Document / Publication
Global Risk Forum (GRF Davos)
GRF Davos Planet@Risk, Volume 3, Number 2, October 2015
This paper presents a background analysis of the changing structure of disasters, a policy based comparative analysis of (i) the 2011 tri-partite (earthquake, tsunami, nuclear) Tohoku disaster in Japan and (ii) the 2005 Hurricane Katrina that struck the southern coastal area (New Orleans area) of the United States and the formulations of new paradigms of policy, governance and management of disaster impacts across individual and inter-linked sectors.
The paper addresses “gaps” in existing governance, policies and procedures which are attributable to an overarching weakness in disaster management and disaster risk reduction i.e. the lack of integrated multi-sectoral risk assessments that provide a common actionable base of information and knowledge within and across selected impacted sectors. Equally important is a clear recognition of the spatial and temporal components of disasters across sectors.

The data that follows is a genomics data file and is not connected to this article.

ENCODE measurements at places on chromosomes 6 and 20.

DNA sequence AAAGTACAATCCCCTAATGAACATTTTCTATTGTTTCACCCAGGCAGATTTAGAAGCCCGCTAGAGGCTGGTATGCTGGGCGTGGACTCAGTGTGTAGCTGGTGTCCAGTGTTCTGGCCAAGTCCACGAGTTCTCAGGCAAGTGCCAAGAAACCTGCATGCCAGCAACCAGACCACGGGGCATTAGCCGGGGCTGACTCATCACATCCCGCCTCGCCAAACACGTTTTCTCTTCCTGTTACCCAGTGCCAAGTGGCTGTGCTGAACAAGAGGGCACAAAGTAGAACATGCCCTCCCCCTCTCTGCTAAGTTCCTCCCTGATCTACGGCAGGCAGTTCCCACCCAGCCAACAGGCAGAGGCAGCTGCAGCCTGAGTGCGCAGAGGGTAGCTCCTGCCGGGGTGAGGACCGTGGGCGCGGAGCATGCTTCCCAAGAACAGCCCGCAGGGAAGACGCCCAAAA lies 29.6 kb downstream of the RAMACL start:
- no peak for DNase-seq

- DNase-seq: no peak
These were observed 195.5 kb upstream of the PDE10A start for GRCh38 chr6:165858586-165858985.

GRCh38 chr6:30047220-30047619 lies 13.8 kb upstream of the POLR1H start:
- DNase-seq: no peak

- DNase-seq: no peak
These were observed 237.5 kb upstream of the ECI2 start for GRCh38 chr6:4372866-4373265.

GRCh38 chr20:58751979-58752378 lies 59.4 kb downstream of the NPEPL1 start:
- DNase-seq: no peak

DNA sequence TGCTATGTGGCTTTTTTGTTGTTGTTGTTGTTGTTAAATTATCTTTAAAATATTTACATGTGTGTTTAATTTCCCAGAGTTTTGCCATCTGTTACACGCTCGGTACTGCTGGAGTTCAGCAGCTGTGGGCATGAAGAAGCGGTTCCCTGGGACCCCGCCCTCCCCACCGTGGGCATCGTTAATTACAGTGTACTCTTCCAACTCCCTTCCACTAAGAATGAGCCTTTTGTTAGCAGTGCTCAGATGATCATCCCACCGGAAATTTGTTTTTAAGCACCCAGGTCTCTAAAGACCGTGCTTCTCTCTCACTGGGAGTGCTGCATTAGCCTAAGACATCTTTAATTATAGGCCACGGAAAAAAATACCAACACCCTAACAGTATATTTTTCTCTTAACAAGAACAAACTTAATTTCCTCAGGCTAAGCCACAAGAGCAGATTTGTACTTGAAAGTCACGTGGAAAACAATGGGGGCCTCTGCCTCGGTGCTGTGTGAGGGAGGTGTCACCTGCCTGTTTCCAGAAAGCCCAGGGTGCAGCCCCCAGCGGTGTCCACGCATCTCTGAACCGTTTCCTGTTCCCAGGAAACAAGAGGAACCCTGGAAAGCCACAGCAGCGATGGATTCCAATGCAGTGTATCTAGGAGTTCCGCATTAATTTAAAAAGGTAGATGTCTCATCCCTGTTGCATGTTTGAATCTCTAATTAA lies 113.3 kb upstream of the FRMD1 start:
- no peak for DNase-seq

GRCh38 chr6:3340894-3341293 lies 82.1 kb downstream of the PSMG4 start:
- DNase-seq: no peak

The authors note that to address this deficiency there is a need to (i) better understand what constitutes the “new generation” of inter-linked disasters, (ii) how such disasters are evolving, transforming and impacting societies in complex and uncertain ways and (iii) what new modes of governance, disaster management and public-private cooperation will be required to address these gaps for the future.